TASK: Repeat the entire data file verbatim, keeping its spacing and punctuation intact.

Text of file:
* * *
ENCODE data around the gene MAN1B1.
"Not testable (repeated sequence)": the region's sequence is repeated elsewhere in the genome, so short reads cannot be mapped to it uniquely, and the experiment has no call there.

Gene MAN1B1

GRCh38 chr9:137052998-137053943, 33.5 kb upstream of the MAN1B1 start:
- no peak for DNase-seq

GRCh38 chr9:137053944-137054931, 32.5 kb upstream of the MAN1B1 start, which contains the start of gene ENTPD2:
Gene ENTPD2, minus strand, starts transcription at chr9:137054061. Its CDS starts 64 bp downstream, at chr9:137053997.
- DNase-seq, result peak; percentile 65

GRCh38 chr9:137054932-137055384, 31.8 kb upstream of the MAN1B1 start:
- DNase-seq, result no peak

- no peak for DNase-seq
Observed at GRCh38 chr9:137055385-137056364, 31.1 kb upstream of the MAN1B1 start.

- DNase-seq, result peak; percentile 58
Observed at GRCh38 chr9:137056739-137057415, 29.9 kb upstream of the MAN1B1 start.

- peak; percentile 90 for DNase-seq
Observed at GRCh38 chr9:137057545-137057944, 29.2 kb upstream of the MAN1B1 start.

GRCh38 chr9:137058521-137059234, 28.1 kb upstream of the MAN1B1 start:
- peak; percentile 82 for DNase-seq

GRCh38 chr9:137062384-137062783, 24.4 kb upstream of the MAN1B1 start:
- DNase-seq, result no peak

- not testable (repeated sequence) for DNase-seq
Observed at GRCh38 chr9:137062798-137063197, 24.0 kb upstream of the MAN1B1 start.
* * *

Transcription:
ENCODE data around the gene MAN1B1.
"Not testable (repeated sequence)": the region's sequence is repeated elsewhere in the genome, so short reads cannot be mapped to it uniquely, and the experiment has no call there.

Gene MAN1B1

GRCh38 chr9:137052998-137053943, 33.5 kb upstream of the MAN1B1 start:
- no peak for DNase-seq

GRCh38 chr9:137053944-137054931, 32.5 kb upstream of the MAN1B1 start, which contains the start of gene ENTPD2:
Gene ENTPD2, minus strand, starts transcription at chr9:137054061. Its CDS starts 64 bp downstream, at chr9:137053997.
- DNase-seq, result peak; percentile 65

GRCh38 chr9:137054932-137055384, 31.8 kb upstream of the MAN1B1 start:
- DNase-seq, result no peak

- no peak for DNase-seq
Observed at GRCh38 chr9:137055385-137056364, 31.1 kb upstream of the MAN1B1 start.

- DNase-seq, result peak; percentile 58
Observed at GRCh38 chr9:137056739-137057415, 29.9 kb upstream of the MAN1B1 start.

- peak; percentile 90 for DNase-seq
Observed at GRCh38 chr9:137057545-137057944, 29.2 kb upstream of the MAN1B1 start.

GRCh38 chr9:137058521-137059234, 28.1 kb upstream of the MAN1B1 start:
- peak; percentile 82 for DNase-seq

GRCh38 chr9:137062384-137062783, 24.4 kb upstream of the MAN1B1 start:
- DNase-seq, result no peak

- not testable (repeated sequence) for DNase-seq
Observed at GRCh38 chr9:137062798-137063197, 24.0 kb upstream of the MAN1B1 start.